Cambodia-based venture capital firm OBOR Management is on track to raise $30 million for its evergreen SME fund that focuses on frontier markets.
Impact investor Patamar Capital has launched a $50-million fund for female entrepreneurs in Southeast Asia’s emerging markets.
State-owned China Resources Group’s investment vehicle CR Capital has partnered tech giant Tencent‘s digital health service unit and three Chengdu local government groups to launch a 1 billion yuan ($147 million) healthcare fund.
Chinese private equity fund manager Yuexiu Industrial Fund has invested in a mergers and acquisitions (M&A) fund launched by Firstred Capital, bringing the total capital so far raised by the vehicle to 6 billion yuan ($885 million).
Chinese property development and investment firm CIFI Holdings has entered into an agreement with Singapore’s sovereign wealth fund GIC to launch a 7 billion yuan ($1.025 billion) investment platform for residential projects in eastern China’s Yangtze River Delta.
Northern Light Venture Capital, a China-focused venture capital firm, is seeking to gather up to $375 million for a new VC fund. The target for the latest fund is lower than the $445 million its predecessor raised in March 2019.
Private equity firm Hillhouse Capital Group is raising a fund targeting over 20 billion yuan ($3 billion) to tap into opportunities arising from the Chinese economy’s return to normalcy. Hillhouse formally began fundraising for its largest-ever RMB fund in recent months.
Australia-listed car marketplace iCar Asia is in preliminary talks to find a buyer, we have learnt. During the first half of this year, iCar incurred a net loss of A$6.1 million, up from A$5.6 million in the previous year, according to its filings with the Australian stock exchange.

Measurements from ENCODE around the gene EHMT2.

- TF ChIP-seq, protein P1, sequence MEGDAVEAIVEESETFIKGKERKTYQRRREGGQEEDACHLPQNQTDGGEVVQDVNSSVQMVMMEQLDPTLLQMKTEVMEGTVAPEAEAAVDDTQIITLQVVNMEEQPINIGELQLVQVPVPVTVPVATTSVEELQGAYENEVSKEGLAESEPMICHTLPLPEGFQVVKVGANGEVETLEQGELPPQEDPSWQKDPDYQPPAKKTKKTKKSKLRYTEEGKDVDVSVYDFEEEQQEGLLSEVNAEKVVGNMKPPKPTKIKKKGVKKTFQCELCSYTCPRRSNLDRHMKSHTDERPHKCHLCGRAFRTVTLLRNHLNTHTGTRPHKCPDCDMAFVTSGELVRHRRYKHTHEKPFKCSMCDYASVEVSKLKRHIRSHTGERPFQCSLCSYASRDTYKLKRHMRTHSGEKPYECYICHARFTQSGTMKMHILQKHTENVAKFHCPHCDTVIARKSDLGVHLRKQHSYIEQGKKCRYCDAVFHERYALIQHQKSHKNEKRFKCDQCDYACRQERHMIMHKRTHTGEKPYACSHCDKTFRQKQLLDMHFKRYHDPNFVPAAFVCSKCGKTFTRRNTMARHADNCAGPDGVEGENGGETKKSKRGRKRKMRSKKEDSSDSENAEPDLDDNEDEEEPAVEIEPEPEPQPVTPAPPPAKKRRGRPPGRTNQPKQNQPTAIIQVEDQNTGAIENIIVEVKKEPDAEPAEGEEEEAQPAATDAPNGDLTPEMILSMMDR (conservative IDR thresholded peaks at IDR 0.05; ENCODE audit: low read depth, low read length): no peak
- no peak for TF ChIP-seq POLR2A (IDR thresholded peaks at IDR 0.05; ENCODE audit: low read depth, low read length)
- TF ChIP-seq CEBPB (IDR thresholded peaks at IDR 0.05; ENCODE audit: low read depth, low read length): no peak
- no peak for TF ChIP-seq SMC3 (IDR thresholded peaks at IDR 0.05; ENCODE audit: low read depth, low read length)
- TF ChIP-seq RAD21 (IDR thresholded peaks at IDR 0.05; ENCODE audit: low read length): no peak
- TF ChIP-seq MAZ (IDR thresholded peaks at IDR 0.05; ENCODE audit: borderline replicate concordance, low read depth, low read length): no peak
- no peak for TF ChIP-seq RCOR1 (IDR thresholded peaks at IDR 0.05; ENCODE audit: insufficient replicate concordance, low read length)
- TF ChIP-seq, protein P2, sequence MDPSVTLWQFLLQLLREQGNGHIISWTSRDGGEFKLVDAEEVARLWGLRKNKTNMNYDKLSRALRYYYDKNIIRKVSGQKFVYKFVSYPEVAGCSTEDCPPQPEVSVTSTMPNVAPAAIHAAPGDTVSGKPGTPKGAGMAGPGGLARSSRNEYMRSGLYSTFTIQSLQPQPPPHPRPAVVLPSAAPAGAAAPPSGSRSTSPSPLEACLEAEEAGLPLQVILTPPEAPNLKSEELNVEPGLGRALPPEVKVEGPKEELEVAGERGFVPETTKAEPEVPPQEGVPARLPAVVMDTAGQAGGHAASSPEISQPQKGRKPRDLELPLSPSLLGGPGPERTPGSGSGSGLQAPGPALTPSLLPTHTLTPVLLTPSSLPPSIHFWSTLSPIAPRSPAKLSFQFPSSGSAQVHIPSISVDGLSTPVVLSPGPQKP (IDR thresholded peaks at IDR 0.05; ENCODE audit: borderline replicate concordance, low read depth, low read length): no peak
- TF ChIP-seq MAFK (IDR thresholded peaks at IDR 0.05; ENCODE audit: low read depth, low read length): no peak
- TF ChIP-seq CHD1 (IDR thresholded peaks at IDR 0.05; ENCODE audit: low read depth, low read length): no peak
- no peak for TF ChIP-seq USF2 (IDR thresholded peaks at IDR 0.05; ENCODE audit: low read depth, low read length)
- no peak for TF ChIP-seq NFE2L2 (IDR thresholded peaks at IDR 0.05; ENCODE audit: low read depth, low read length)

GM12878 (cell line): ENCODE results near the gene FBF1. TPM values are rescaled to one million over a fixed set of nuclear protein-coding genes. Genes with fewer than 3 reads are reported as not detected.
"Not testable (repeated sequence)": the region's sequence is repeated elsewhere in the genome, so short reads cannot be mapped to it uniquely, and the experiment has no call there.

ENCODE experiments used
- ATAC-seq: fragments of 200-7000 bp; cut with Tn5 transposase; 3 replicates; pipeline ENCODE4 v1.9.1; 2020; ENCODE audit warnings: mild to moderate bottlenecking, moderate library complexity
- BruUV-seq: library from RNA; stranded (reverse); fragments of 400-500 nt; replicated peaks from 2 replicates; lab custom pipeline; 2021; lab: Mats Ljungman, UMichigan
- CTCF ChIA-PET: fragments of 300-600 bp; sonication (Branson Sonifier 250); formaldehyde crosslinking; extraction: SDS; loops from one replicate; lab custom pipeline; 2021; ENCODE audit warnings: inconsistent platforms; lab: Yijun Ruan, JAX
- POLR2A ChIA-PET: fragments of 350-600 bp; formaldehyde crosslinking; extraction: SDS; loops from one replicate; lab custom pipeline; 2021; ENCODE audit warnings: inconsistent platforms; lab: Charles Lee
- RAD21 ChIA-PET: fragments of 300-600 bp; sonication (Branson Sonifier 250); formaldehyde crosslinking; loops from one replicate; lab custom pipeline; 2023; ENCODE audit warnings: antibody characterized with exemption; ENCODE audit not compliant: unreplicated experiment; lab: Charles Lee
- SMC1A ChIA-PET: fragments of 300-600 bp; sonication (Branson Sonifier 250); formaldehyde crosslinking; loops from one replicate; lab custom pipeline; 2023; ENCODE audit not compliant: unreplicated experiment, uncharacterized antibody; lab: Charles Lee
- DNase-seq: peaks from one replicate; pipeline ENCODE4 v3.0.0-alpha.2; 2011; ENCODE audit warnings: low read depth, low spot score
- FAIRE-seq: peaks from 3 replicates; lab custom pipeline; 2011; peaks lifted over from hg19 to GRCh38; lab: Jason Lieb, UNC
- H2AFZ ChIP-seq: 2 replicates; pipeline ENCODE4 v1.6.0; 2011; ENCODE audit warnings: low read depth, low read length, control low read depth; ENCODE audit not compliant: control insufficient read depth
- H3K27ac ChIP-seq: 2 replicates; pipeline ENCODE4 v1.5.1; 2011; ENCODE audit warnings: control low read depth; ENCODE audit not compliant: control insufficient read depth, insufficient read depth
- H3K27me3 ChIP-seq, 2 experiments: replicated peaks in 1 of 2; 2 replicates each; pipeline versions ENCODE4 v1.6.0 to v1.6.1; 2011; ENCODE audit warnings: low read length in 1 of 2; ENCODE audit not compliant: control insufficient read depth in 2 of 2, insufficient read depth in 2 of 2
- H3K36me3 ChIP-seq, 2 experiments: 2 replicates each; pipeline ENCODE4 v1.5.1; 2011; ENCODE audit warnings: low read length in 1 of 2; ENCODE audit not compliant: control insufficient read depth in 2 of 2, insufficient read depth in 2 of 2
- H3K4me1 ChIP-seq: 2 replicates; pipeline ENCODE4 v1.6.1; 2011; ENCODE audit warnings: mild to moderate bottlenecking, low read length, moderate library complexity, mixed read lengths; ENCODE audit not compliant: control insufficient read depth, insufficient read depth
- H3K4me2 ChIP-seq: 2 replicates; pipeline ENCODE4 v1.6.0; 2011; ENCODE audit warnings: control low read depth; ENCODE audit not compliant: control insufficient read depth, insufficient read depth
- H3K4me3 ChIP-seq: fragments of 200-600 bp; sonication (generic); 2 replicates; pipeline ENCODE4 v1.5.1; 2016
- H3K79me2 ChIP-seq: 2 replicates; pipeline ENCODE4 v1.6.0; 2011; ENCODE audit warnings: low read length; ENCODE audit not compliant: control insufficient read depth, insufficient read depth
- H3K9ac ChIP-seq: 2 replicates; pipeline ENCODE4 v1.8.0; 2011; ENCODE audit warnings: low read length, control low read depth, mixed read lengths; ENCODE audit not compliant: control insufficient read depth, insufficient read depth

Indonesia’s Gojek is understood to have acquired a majority stake in Vietnam-based payments startup WePay Payment Services Co Ltd to secure the licence it needs to operate an e-wallet in the country.
Asia-focused private equity firm PAG will invest up to 840 billion yen ($8 billion) in Japanese real estate over the next four years, Nikkei has reported. The investment specialist expects companies to sell off properties, along with financial institutions eager to shed bad debt, due to the coronavirus pandemic.
Indian chemicals manufacturer Deccan Fine Chemicals is set to buy out Nasdaq-listed Flex‘s 75 per cent stake in Escientia Life Sciences, a US-based pharmaceutical development and manufacturing firm, for under $50 million.
Indian cashback and coupons site CashKaro has raised $10 million in a Series B funding round led by Korea Investment Partners (KIP) and existing investor Kalaari Capital.
Mumbai-based Dream Sports, the owner of fantasy sports platform Dream11, has raised $225 million in a funding round led by New York investment firm Tiger Global Management, TPG Tech Adjacencies, ChrysCapital, and Footpath Ventures.
A consortium led by Naver Corp has invested $80 million in Carousell in a deal valuing the online classifieds player at over $900 million. Other investors in the consortium were Mirae Asset-Naver Asia Growth Fund and NH Investment & Securities.